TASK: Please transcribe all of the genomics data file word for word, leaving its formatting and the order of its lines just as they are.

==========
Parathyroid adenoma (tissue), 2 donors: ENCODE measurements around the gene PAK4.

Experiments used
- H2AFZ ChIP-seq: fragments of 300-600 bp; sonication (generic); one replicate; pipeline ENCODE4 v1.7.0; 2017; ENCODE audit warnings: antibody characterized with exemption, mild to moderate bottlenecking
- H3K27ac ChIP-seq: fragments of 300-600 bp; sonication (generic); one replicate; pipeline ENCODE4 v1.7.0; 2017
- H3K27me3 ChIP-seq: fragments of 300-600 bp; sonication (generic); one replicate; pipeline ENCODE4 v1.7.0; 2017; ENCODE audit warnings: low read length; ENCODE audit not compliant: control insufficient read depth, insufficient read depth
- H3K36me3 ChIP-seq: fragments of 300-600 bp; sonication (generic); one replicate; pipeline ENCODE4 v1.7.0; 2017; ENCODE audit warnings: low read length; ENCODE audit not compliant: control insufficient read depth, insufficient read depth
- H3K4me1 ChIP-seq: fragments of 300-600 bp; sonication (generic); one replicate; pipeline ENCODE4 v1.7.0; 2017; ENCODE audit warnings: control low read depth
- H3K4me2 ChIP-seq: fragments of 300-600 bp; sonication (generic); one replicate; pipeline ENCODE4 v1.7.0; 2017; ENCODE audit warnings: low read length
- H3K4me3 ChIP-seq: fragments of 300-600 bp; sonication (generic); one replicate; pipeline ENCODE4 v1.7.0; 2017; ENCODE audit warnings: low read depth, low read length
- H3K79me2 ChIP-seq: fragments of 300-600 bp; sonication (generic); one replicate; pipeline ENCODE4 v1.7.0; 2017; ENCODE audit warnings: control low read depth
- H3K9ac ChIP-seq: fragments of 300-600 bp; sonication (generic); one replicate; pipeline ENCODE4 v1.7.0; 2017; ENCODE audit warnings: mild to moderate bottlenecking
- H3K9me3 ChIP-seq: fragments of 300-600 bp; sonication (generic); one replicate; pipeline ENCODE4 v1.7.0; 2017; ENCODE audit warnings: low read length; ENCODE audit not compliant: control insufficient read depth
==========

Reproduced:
Parathyroid adenoma (tissue), 2 donors: ENCODE measurements around the gene PAK4.

Experiments used
- H2AFZ ChIP-seq: fragments of 300-600 bp; sonication (generic); one replicate; pipeline ENCODE4 v1.7.0; 2017; ENCODE audit warnings: antibody characterized with exemption, mild to moderate bottlenecking
- H3K27ac ChIP-seq: fragments of 300-600 bp; sonication (generic); one replicate; pipeline ENCODE4 v1.7.0; 2017
- H3K27me3 ChIP-seq: fragments of 300-600 bp; sonication (generic); one replicate; pipeline ENCODE4 v1.7.0; 2017; ENCODE audit warnings: low read length; ENCODE audit not compliant: control insufficient read depth, insufficient read depth
- H3K36me3 ChIP-seq: fragments of 300-600 bp; sonication (generic); one replicate; pipeline ENCODE4 v1.7.0; 2017; ENCODE audit warnings: low read length; ENCODE audit not compliant: control insufficient read depth, insufficient read depth
- H3K4me1 ChIP-seq: fragments of 300-600 bp; sonication (generic); one replicate; pipeline ENCODE4 v1.7.0; 2017; ENCODE audit warnings: control low read depth
- H3K4me2 ChIP-seq: fragments of 300-600 bp; sonication (generic); one replicate; pipeline ENCODE4 v1.7.0; 2017; ENCODE audit warnings: low read length
- H3K4me3 ChIP-seq: fragments of 300-600 bp; sonication (generic); one replicate; pipeline ENCODE4 v1.7.0; 2017; ENCODE audit warnings: low read depth, low read length
- H3K79me2 ChIP-seq: fragments of 300-600 bp; sonication (generic); one replicate; pipeline ENCODE4 v1.7.0; 2017; ENCODE audit warnings: control low read depth
- H3K9ac ChIP-seq: fragments of 300-600 bp; sonication (generic); one replicate; pipeline ENCODE4 v1.7.0; 2017; ENCODE audit warnings: mild to moderate bottlenecking
- H3K9me3 ChIP-seq: fragments of 300-600 bp; sonication (generic); one replicate; pipeline ENCODE4 v1.7.0; 2017; ENCODE audit warnings: low read length; ENCODE audit not compliant: control insufficient read depth